The Raspberry Pi Foundation recently launched the fourth iteration of its immensely popular single-board computer, the Raspberry Pi 4 Model B. Soon after, several units purchased by eager buyers failed to power up through the USB Type C port. The foundation swiftly conducted its own internal investigation and has confirmed its brand-new Raspberry Pi 4 Model B has a problem with some USB Type C cables failing to charge the single-board computer. Buyers have been quite vocal about the weird issue that appears to be a hardware failure. While the issue lies in the way the hardware is designed, there are a few simple and effective workarounds.
The Raspberry Pi Foundation has openly acknowledged that the recently released Raspberry Pi 4 won’t work when powered using certain USB Type C cables. The affordable single-board computer is by far the most popular choice for developers who work on the Internet of Things (IoT) projects. Besides several new and improved hardware elements, including better processor, dual micro HDMI out ports and up to 4 GB RAM, the Raspberry Pi 4 Model B is the first Pi board to use a USB-C power socket. Incidentally, the new iteration does not have a dedicated power supply port and has to completely depend on USB Type C port. In other words, the fourth edition of Raspberry Pi is the first one to include a USB-C port capable of supplying power to it.
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Several users and early adopters of Raspberry Pi 4 Model B quickly realized that certain types of USB Type C cables simply fail to power up the single board computer. Incidentally, many users have strongly claimed that all USB Type C cables that have the ability to deliver power as well as transmit data should have worked with the new Raspberry Pi 4 Model B if the Raspberry Pi Foundation had simply followed the USB-C specification correctly and thoroughly. In other words, the foundation appears to have missed a few simple but critical design cues and protocols that would have ensured the USB Type C port on the new model accepted power delivery from all compatible cables.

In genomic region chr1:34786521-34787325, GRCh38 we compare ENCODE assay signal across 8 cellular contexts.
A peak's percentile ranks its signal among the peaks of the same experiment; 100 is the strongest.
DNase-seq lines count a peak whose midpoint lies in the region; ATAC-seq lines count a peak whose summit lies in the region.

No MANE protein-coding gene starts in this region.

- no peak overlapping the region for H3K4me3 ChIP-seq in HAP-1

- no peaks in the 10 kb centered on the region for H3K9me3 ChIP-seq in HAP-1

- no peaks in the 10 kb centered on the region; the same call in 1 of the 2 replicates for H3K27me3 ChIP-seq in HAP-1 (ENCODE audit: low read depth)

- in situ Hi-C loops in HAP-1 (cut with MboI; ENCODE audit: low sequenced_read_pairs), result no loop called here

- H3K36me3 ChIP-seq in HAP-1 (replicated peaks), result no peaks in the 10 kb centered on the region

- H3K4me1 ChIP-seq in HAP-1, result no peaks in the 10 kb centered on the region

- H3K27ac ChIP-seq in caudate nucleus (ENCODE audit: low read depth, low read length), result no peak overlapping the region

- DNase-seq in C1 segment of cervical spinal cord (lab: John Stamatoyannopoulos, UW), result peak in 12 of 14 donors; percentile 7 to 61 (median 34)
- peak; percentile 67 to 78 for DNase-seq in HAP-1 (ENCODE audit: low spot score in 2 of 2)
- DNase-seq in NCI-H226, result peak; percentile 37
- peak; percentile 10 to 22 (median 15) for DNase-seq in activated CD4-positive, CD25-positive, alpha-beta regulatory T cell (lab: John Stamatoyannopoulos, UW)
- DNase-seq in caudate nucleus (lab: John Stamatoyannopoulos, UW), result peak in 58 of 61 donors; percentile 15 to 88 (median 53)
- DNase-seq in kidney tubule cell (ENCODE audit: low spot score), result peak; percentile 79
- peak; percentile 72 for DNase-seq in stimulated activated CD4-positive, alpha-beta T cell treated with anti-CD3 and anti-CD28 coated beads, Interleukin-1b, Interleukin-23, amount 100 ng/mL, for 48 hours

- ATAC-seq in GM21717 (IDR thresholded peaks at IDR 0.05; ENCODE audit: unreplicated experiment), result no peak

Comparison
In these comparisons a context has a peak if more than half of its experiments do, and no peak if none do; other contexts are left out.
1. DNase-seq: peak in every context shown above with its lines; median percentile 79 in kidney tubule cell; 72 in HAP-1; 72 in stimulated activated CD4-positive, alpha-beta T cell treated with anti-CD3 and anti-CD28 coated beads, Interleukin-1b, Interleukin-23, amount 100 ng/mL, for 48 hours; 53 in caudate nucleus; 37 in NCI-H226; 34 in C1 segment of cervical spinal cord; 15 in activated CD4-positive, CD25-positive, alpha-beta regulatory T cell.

Why Can’t The New Raspberry Pi 4 Model B Accept Power From Certain USB Type C Cables?
The weird issue was first reported by Liliputing, a platform that regularly tests single board computers. Following the inflow of several reports of certain USB Type C cables not working with the Raspberry Pi 4 Model B, Raspberry Pi co-founder Eben Upton acknowledged the issue and attempted to offer an explanation about the phenomenon.
According to Upton, the new Raspberry Pi 4 doesn’t receive power when used with electronically marked or e-marked USB-C cables. These new generation cables are typically used by Apple MacBooks and other laptops. Needless to add, these cables have been specifically designed with safety as a prime concern. They have inbuilt protection which prevents the flow of electricity if there’s a mismatch between the delivery and the acceptance of power. In other words, the cables are smart enough to first establish a common standard of power delivery and only then allow power to flow.
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Speaking about the issue, Upton said, “A smart charger with an e-marked cable will incorrectly identify the Raspberry Pi 4 as an audio adapter accessory, and refuse to provide power. I expect this will be fixed in a future board revision, but for now, users will need to apply one of the suggested workarounds. It’s surprising this didn’t show up in our (quite extensive) field testing program.”